Life is a habit. If nothing else.
Live In Main (Cama Adentro) is a drama written and directed by Jorge Gaggero and stars Norma Aleandro (Son of the Bride), and Norma Argentina (The City of Your Final Destination). The film is about a very wealthy woman and her live-in housekeeper’s relationship during the Argentina’s economic crisis. I always enjoy movies that have the ability to depict the diverse, yet whole, issues in relationships between two people, especially with the complexities of two women. The film delivers an emotional story and details the women’s underlying similarities and vulnerabilities, as they struggle to survive in a society based on male dominance, wealth, and social class.
Beba hadn’t paid Dora, Beba’s live-in maid of nearly 30 years, in months. She perches on a stool in Beba’s roomy and royally lavish apartment. After taking her final look around to ensure that every ashtray and tea cup was in its place, she snapped open a newspaper and began reading. In the meantime, Beba, donning a pair of dark, movie star glasses, nervously cruises the aisles of a local pawn shop, trying to sell her English teapot to get some money to pay Dora.
When asked by the pawnbroker, if she needed assistance, Beba tells him that she is only there to help an older friend of hers, who fell and has a broken leg, by bringing in an old English teapot she wanted to sell. When the broker offered her 12 pesos for her English teapot, she tells him that she expected more, because it is English China and that she will go home, and asks her “friend” what she would like to do about the pot.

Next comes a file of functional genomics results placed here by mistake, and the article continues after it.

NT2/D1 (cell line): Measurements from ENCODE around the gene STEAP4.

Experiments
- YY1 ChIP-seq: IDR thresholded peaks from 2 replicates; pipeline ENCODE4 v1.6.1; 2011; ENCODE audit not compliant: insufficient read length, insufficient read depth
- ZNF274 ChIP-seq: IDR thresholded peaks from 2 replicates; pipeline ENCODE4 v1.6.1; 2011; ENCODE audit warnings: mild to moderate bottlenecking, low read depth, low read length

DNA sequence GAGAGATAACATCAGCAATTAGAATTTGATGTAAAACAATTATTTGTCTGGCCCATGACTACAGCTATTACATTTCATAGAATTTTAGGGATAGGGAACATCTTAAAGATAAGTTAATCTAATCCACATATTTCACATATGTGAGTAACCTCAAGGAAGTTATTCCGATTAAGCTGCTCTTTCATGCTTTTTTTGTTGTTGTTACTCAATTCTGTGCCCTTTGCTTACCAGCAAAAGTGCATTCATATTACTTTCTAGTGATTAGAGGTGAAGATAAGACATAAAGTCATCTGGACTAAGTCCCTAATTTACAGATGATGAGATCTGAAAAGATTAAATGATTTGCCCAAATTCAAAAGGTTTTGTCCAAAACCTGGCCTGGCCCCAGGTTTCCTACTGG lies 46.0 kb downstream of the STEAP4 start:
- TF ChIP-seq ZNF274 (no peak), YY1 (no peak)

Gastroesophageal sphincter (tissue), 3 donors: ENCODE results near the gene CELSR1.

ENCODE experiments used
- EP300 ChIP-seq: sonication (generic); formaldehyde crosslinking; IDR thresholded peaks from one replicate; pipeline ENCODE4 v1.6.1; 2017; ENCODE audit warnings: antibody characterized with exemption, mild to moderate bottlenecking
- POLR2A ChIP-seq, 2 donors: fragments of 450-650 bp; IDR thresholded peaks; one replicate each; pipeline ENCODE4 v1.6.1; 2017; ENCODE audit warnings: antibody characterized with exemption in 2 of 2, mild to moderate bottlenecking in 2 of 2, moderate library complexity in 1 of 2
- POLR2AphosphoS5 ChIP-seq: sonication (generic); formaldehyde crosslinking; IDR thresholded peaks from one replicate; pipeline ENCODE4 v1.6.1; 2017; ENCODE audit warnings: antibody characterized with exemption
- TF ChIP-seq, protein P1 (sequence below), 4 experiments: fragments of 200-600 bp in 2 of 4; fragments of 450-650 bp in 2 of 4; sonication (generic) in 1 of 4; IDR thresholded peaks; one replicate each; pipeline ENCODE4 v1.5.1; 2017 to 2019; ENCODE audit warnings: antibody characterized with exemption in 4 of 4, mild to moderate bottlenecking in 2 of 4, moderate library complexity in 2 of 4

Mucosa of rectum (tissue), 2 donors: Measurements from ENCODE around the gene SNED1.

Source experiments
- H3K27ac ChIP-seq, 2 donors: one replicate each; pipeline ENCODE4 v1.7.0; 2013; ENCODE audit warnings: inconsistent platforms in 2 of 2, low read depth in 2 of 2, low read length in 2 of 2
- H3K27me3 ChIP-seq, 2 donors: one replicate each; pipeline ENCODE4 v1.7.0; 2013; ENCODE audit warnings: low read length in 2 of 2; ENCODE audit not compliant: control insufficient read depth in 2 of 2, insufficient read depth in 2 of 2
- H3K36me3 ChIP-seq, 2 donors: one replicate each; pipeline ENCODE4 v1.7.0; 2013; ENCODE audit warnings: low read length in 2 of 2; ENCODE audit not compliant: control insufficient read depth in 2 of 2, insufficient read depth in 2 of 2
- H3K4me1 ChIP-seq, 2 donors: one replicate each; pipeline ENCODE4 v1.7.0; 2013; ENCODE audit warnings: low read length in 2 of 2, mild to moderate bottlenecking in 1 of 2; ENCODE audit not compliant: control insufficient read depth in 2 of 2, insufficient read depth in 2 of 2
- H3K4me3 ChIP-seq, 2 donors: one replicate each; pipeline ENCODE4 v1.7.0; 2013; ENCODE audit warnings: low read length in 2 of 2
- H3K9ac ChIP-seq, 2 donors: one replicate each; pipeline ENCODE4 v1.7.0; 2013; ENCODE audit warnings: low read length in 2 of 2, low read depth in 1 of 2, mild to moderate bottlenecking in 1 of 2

When she returns to her apartment, Dora is immediately at her side, with a cup of coffee (instead of tea from her teapot). Dora asks her if ‘she knew what today was,’ inquiring about her pay. Beba responds that she knew, causing the moment to be met with a sudden, awkward silence. Beba, a middle-aged, formally wealthy woman, who lost her money through mismanagement and investing in the poor ventures of her former husband, Victor–can not afford her groceries, and would starve if Dora did not spend her money on food and cleaning supplies.
Living a life in faux luxury, with the inability to pay not only her bills but also her live-in maid, Dora, she maintains the façade–continually promising Dora that she will pay her salary when her new venture (selling cosmetics) pays off. Until then, Beba totally depends on Dora, and without her, Beba would starve. Perhaps due to loyalty, Dora continues to put up with Beba’s promises of payment. She continues to fill Beba’s empty, imported bottles with cheap, store-bought whiskey. She continues preparing and serving meals she purchased with her money, and although both women repay each other’s small kindnesses- Dora’s staying to be of service at a card game with Beba’s wealthy friends on her day off, and Beba applying mud masks to Dora’s face—they both continue to ignore the ever-obvious elephant in the room.
After a few months of this, with Beba’s demands becoming thankless and showing no indication of her paying Dora, she begins to look for work elsewhere. Both women are completely dependent on each other, and whether they realize it or not, they are friends. When Dora decides to look for other employment, she realizes all too soon that finding work is hard—and Beba, without the occasional financial support from her ex-husband, Victor, and the rations provided by her former maid, she faces the real possibility of starvation.
Live in Maid won the Special Jury Prize at Sundance in 2005, as Gaggero’s first featured film. Beautifully filmed and poignant drama about two women, in the grips of Argentina’s devastating financial crisis, shows their inability to do without the other. Norma Aleandro and Norma Argentina brilliantly performed their roles, and it seemed as if their strained and penniless relationship was, just as life, a habit, if nothing else.